Our Mission:

My first husband, Capt. Jerry Zimmer, was an F4B Phantom jet pilot, whose aircraft was shot down on August 29, 1969, approximately 20 miles South of Da Nang, Vietnam, after six months in country. Neither Jerry nor his navigator, 1st Lt. Al Graf, was able to eject, before the aircraft crashed into the Que Son Mountains. Initially Jerry and Al were classified as Killed in Action/No Body Recovered (KIA/NBR). Years later, both Marines were listed as MIA, along with other service members whose bodies were never recovered.

Jerry has been gone nearly a half century, and hope for recovering his remains had run out a long time ago.  However, in recent years our family became involved with the Joint POW/MIA Accounting Command (JPAC), now merged with the Defense POW/MIA Accounting Agency (DPAA), and learned that Jerry’s and Al’s remains might, in fact, be recoverable, so we are doing everything possible to support their efforts to make this happen and bring our guys home where they belong.


Vietnam Map


An Emotional Journey

Wednesday, April 28, 2010 @ 09:04 PM  posted by Elaine


JPACs Maj Ed Nevgloski, USMC, hiked to Jerry's crash site last year and was instrumental in helping our family get the case reopened. Maj Ski soon will be heading to Quantico for his next tour, and we will miss him! Ed is standing on the impact point at the top of the mountain where the crash occurred.

 When our family began the quest to bring home Jerry’s remains, we truly didn’t understand much about the process, except for the emotional side of this complicated undertaking . And while we have come far, the journey is still very emotional.

 I knew nothing of JPAC, the government group that searches for wartime MIAs throughout the world, until a couple of years ago. I was one of those people who dealt with the incredible pain of losing Jerry at a young age by not dealing with it. In fact, I can remember the day when I was no longer able to avoid the reality of Jerry’s death. In 2004, Ron and I traveled to Vietnam and tried unsuccessfully to get close to Jerry’s site. Monsoon rains had washed out pertinent roads and, needless to say, we didn’t get too far.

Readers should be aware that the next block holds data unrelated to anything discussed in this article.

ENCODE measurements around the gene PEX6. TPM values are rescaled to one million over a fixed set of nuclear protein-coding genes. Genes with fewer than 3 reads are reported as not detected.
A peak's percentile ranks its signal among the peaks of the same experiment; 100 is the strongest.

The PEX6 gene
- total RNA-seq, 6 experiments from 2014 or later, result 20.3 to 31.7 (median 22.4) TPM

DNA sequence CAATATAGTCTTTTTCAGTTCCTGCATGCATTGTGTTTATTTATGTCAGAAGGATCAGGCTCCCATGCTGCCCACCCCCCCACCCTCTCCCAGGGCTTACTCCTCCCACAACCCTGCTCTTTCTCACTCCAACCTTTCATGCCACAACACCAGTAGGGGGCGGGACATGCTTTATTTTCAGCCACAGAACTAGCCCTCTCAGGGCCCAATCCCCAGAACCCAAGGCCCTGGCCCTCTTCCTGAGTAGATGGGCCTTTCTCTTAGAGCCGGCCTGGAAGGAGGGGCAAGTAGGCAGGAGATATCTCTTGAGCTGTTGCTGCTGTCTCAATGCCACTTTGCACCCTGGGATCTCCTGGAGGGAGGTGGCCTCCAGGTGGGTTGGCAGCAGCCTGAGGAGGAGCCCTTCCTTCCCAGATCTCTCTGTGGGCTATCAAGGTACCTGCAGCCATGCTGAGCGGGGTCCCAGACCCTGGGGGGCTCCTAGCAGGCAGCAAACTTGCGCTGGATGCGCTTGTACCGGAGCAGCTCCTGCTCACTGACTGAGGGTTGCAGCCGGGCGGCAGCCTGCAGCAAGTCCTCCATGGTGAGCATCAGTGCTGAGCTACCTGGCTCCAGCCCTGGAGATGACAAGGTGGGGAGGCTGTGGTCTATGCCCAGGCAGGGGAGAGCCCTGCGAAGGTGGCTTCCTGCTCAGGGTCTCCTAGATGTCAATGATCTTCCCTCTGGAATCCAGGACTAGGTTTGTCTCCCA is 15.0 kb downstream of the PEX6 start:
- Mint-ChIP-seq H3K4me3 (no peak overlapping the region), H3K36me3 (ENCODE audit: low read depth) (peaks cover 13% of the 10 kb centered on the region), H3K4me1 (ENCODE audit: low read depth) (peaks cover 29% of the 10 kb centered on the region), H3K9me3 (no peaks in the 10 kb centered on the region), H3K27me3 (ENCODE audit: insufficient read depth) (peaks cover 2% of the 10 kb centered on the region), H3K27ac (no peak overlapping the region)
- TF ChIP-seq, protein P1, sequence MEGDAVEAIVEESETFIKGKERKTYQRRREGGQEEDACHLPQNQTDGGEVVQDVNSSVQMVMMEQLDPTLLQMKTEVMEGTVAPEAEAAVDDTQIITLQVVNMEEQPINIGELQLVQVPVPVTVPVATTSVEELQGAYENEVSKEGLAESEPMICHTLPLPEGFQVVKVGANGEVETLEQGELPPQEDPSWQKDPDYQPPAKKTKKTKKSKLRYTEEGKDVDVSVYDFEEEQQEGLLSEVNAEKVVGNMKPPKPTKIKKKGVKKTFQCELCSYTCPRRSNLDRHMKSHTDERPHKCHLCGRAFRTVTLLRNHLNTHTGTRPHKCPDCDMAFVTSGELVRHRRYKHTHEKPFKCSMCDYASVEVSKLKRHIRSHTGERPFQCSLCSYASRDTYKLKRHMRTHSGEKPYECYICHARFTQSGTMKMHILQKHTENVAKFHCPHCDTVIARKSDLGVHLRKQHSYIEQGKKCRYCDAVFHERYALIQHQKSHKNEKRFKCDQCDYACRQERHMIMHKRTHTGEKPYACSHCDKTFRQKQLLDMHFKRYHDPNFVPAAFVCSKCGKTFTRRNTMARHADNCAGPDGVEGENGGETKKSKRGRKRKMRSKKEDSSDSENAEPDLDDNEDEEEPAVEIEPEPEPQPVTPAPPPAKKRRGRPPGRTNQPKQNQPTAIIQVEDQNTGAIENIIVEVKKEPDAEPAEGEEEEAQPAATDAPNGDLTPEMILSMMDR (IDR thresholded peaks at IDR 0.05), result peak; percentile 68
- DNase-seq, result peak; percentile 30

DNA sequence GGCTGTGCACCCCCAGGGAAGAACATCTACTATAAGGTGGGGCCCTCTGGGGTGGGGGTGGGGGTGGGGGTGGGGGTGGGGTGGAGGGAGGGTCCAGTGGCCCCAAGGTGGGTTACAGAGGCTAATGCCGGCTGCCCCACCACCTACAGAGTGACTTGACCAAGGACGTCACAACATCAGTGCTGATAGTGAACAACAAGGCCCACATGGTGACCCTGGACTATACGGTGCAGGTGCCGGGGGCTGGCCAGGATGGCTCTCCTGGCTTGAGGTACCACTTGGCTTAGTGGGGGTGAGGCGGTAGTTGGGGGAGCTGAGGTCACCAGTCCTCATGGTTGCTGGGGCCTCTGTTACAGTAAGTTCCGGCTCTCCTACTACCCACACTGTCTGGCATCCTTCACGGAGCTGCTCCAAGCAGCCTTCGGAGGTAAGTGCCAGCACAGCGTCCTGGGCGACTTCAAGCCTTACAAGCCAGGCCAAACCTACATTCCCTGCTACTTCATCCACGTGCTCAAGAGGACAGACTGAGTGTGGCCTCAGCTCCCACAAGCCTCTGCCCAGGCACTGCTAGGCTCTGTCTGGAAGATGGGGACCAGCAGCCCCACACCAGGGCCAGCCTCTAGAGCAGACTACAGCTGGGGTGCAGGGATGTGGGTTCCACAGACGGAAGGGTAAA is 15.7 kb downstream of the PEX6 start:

I got out of the car when we came to a clearing, and looked toward the mountains off in the distance, and the scene broke my heart. I cried for hours, and believe me, I rarely let anyone see me cry. All I could think of was that Jerry deserved more than being left behind in a maze of jungle with no one to care that the area had special significance. At that point, I didn’t know Jerry’s remains might be recoverable; however, this experience eventually led to our current effort, which has helped me channel my overwhelming emotion into something positive — a goal that is leading to excavation.

 Some people consider excavations as closure, but I see them as a chance for the family to finally “rescue” a loved one from an anonymous resting place to one of honor and dignity at home. And while it is not always possible for reasons beyond anyone’s control to repatriate a loved one’s remains, I personally feel that the effort, alone, can offer an opportunity for emotional healing, too.

 For families who have been able to move on, I commend you and offer this advice: Stay true to your values, and don’t feel pressured to undertake this hugely emotional journey — you are already where I hope to be some day.

Leave a Reply